Colorado's Tougher Breach Law: Healthcare Incidents IncludedState Law Requires Quicker Notification Than HIPAA
Starting Sept. 1, organizations in Colorado must notify victims of breaches of personal information - including health data - within 30 days of determination that a breach occurred. That's a tougher requirement than the HIPAA breach notification rule, which requires notification of individuals within 60 days of discovery.
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The new state law, which has tougher requirements than previous legislation, also requires notification of the Colorado attorney general within 30 days of breaches if more than 500 state residents have been affected.
Colorado's Protections For Consumer Data Privacy, recently signed into law by Gov. John Hickenlooper, contains some provisions for data security that are more rigorous than many other state breach laws. Efforts to enact a uniform federal data breach notification law, other than HIPAA, so far have been unsuccessful.
"This is part of a continuing trend in the states to add additional elements and complexity to their breach notification laws."
—Kirk Nahra, Wiley Rein
"This is part of a continuing trend in the states to add additional elements and complexity to their breach notification laws," says privacy attorney Kirk Nahra of the law firm Wiley Rein. "We will continue to see these tweaks unless Congress steps in and passes a unifying national law."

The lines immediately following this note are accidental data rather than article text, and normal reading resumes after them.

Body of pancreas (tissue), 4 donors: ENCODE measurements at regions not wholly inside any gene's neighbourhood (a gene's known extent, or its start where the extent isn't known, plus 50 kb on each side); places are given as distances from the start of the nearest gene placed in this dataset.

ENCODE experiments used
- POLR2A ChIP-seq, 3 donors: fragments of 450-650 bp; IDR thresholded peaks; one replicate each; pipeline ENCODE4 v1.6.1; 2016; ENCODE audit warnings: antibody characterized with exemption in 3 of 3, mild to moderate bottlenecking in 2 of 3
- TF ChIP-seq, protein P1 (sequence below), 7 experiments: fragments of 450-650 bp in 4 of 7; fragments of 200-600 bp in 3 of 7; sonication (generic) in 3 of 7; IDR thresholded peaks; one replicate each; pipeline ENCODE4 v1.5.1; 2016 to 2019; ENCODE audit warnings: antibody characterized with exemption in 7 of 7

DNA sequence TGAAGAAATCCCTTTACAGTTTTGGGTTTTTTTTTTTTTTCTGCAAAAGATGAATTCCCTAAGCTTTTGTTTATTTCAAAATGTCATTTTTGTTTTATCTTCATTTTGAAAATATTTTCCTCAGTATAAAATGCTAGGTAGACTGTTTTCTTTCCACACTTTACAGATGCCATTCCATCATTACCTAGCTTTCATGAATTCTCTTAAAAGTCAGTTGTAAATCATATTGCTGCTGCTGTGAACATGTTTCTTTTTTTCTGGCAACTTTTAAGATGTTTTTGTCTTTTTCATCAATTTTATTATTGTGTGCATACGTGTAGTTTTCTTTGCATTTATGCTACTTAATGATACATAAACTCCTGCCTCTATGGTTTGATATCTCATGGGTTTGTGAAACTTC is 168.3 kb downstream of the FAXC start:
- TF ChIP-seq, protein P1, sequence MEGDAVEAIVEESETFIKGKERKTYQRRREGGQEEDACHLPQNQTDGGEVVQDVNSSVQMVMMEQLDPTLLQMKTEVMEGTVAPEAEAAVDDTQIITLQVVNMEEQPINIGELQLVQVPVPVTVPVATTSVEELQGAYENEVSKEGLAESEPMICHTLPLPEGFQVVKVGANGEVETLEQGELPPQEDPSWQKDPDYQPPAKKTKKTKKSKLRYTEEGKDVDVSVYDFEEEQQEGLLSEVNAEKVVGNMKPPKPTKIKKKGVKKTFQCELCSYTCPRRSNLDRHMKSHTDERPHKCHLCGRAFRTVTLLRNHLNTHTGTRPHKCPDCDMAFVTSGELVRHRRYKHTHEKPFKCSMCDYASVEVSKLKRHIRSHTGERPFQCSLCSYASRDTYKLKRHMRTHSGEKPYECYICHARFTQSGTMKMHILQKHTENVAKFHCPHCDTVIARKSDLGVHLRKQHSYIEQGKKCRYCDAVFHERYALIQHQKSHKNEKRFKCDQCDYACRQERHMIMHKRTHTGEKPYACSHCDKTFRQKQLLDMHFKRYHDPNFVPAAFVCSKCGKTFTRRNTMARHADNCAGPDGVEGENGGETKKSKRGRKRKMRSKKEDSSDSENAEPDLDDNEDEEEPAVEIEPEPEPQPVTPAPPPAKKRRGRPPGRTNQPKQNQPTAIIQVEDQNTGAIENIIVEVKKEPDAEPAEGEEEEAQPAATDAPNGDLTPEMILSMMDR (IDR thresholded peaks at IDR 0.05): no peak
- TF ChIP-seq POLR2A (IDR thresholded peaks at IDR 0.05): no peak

Attorney Steven Teppler of the Abbott Lax Group explains that while Colorado's 30-day breach notification deadline is shorter than HIPAA's 60-day notification deadline for major breaches, the timer on Colorado's notification starts upon "determination" that a security incident is a breach, meaning that there is sufficient evidence to conclude that a breach has taken place. By comparison, the notification requirement under HIPAA starts upon "discovery" of a breach of unsecured protected health information.
Also, Colorado notification can be further delayed if law enforcement determines that issuing a notice will impeded a criminal investigation, he notes.
Colorado's 30-day notification requirement is not as strict as notification rovisions in some other states.
For instance, California requires health data breaches to be reported to affected individuals within 15 days of the breach being detected. For breaches that do not involve health data, notification must be made in "the most expedient time possible and without unreasonable delay," the California law states.
"Colorado's law is strong, but it's not as strong as Florida's in some respects," Teppler notes.
For example, Colorado's law appears to define "security breach" as the unauthorized "acquisition" of unencrypted data, Teppler notes. "Acquisition means exfiltration of data. Florida breach law covers unauthorized 'access,' as well."
The new Colorado law will have an impact on a broad range of organizations that handle healthcare information, including entities that are not physically located in the state, says privacy attorney David Holtzman, vice president of compliance at the security consultancy CynergisTek.